To complement this and to coincide with the Year of Green Action, the government published the first progress report of its landmark 25 Year Environment Plan indicating that, in the first year alone, 90% of the plan’s actions have been delivered or are being progressed.
There is no doubt that we now all have a heightened sense of urgency when it comes to climate change and 2019 has brought a number of success in our efforts to tackle it. But, we still need bold ideas to inspire innovation beyond what people think is possible and we also need an acceptance of the realities we face. Alongside our partners within local authorities and government bodies, we are at the front line of making Greater Manchester “climate-proof” and we are determined to take every transformative action to continue to lead the way for change into 2020 and beyond.
Boosting our biodiversity
It’s also been a good year for biodiversity. From the first stage of a £20K restoration project, along one of Bolton’s industrial watercourses, to baffles (which help ease the movement of fish by increasing the depth of water and producing a slower, more turbulent flow) being installed in The Big Humpty’, we have been helping our local fish populations across Greater Manchester ‘keep on swimming’, throughout 2019.
Another environmental win came from the ‘non-discovery’ of non-native species. This year, we had received reports that the invasive non-native American signal crayfish was taking over some of our rivers across Greater Manchester. However during a survey in the Oldham area we were pleased to find a healthy male white clawed crayfish, our protected native crayfish.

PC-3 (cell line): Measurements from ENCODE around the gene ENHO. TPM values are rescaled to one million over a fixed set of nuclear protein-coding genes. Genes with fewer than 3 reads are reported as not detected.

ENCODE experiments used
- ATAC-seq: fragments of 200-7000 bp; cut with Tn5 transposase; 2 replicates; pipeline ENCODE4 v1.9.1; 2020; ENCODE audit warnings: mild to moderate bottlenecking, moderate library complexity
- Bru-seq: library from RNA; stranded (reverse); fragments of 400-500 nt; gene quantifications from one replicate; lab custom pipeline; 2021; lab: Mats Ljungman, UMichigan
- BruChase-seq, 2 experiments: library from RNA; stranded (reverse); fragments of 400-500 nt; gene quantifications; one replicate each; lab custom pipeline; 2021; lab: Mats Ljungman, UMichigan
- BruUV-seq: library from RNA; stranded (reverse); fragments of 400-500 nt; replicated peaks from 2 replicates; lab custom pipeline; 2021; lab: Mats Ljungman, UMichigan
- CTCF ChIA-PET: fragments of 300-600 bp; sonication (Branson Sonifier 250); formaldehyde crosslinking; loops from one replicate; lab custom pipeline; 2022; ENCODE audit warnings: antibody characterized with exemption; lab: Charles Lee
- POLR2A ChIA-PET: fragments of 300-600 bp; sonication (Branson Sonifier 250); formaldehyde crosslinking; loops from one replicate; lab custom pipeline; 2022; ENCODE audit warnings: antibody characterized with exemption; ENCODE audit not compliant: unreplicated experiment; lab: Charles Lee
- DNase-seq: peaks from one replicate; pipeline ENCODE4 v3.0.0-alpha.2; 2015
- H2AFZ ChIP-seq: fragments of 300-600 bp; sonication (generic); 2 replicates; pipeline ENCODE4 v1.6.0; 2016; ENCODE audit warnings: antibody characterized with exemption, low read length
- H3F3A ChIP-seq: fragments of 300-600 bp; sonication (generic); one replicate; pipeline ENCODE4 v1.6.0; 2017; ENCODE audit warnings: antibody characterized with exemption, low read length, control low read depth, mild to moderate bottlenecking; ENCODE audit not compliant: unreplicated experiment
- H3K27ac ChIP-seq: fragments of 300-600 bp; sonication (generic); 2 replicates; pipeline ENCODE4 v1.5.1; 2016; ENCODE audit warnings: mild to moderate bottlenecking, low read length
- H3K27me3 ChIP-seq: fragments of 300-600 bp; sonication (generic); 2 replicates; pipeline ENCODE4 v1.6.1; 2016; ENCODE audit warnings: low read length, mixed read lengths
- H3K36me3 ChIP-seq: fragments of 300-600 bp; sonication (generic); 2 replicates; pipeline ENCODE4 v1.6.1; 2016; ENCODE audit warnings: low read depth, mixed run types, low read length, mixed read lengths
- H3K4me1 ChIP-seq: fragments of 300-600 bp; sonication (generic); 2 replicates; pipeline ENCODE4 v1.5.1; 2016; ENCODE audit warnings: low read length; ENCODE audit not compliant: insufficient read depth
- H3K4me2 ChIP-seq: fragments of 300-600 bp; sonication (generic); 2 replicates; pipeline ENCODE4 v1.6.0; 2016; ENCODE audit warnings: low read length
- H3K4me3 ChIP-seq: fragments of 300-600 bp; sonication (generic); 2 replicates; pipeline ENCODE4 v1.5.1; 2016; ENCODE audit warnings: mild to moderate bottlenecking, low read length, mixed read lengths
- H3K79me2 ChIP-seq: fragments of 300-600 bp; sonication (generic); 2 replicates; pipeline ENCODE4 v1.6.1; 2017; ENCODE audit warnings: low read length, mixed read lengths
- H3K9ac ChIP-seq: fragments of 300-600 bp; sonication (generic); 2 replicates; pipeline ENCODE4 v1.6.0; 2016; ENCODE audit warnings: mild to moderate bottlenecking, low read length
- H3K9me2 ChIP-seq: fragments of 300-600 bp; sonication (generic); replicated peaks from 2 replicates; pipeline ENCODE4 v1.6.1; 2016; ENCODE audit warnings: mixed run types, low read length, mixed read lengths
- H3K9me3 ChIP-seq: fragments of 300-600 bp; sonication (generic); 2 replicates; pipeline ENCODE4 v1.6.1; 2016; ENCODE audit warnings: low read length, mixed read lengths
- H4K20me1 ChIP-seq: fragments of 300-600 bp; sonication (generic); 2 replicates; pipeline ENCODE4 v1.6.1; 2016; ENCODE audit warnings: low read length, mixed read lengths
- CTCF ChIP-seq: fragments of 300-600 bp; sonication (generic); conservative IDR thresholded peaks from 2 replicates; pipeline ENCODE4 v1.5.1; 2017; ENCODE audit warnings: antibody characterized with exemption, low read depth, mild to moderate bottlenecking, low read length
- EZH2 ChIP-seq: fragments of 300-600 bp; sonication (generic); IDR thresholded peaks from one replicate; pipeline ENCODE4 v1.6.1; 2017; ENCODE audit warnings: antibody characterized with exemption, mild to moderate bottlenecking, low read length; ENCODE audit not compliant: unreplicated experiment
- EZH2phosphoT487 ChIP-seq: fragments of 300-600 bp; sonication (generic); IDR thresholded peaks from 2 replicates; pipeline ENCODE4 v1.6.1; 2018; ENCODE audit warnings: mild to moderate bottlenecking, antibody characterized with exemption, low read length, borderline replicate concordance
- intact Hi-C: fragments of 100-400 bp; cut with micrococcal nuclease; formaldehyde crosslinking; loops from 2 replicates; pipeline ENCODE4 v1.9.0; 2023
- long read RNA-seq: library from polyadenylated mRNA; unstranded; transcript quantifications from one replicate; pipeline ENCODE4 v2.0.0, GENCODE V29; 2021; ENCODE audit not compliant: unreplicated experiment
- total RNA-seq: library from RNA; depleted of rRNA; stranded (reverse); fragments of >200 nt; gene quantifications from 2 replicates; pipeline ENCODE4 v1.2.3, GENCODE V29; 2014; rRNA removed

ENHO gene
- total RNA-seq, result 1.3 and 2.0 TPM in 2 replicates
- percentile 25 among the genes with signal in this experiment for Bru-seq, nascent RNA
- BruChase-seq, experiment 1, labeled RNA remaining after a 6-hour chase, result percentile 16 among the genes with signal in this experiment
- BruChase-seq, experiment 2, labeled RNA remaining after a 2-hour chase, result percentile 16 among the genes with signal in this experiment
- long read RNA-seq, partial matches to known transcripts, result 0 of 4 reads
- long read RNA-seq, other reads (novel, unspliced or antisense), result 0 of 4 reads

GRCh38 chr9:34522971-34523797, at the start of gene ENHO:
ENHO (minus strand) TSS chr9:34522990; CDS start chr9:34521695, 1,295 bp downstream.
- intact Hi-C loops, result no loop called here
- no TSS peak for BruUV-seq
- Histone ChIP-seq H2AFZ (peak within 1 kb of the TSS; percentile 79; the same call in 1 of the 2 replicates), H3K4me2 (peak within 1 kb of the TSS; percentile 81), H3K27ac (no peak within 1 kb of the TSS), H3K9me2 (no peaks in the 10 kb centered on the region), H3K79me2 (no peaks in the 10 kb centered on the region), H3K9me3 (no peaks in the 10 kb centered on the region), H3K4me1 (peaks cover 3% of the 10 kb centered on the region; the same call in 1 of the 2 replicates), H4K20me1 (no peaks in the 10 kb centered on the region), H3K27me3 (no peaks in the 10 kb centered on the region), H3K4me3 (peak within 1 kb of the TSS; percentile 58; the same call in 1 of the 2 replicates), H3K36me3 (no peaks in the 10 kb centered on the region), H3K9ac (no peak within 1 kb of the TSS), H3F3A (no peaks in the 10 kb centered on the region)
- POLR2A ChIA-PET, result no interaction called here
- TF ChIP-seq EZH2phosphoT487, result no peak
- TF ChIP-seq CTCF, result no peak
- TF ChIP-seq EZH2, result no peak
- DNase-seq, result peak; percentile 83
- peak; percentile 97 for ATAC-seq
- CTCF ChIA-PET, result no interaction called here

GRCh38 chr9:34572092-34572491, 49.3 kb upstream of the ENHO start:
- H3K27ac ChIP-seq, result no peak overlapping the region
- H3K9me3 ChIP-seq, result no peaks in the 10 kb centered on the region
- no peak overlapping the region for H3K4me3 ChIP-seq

The white-clawed crayfish is the UK's only native freshwater crayfish and has been described as "the UK's black rhino" due to their population decline. So to find a healthy male in our local watercourses is a massive success story of 2019.
Building flood defences
Of course no end of year round-up would be complete without an update around Rochdale’s brand new flood defence scheme.
Works on further development of the Rochdale and Littleborough Flood Risk Scheme have progressed well over the last few months, with detailed design for Littleborough flood walls and enabling works at the proposed storage basin (Phase 1a) nearing completion.
The first planning application for features such as flood walls and enabling works in Littleborough is expected to be submitted in late January 2020 and a drop-in and newsletter will be held/issued at a similar time. If the planning applications and business cases are successfully approved in the first half of 2020 then work is hoped to begin on the ground late summer/early autumn 2020, which is fantastic news.
Planning applications for further works in Littleborough will follow later in the year, at the same time as detailed design in Rochdale (Phase 2) is progressed.
We hope 2020 will be an extremely busy year for the scheme with two planning applications potentially submitted and a start to the site works.
We will ensure that we continue to engage you all during this time through newsletters, drop-ins and via social media and we welcome any feedback or questions (drop us a line at: email@example.com).
Stay in touch
We hope you have enjoyed reading about some of the challenges your local Environment Agency team have faced this year as well as all of the success stories that come from them. Don’t forget you can stay up-to-date with the latest news and information from the Environment Agency on Twitter and Instagram at @EnvAgencyNW.
We look forward to sharing more of our stories with you in February.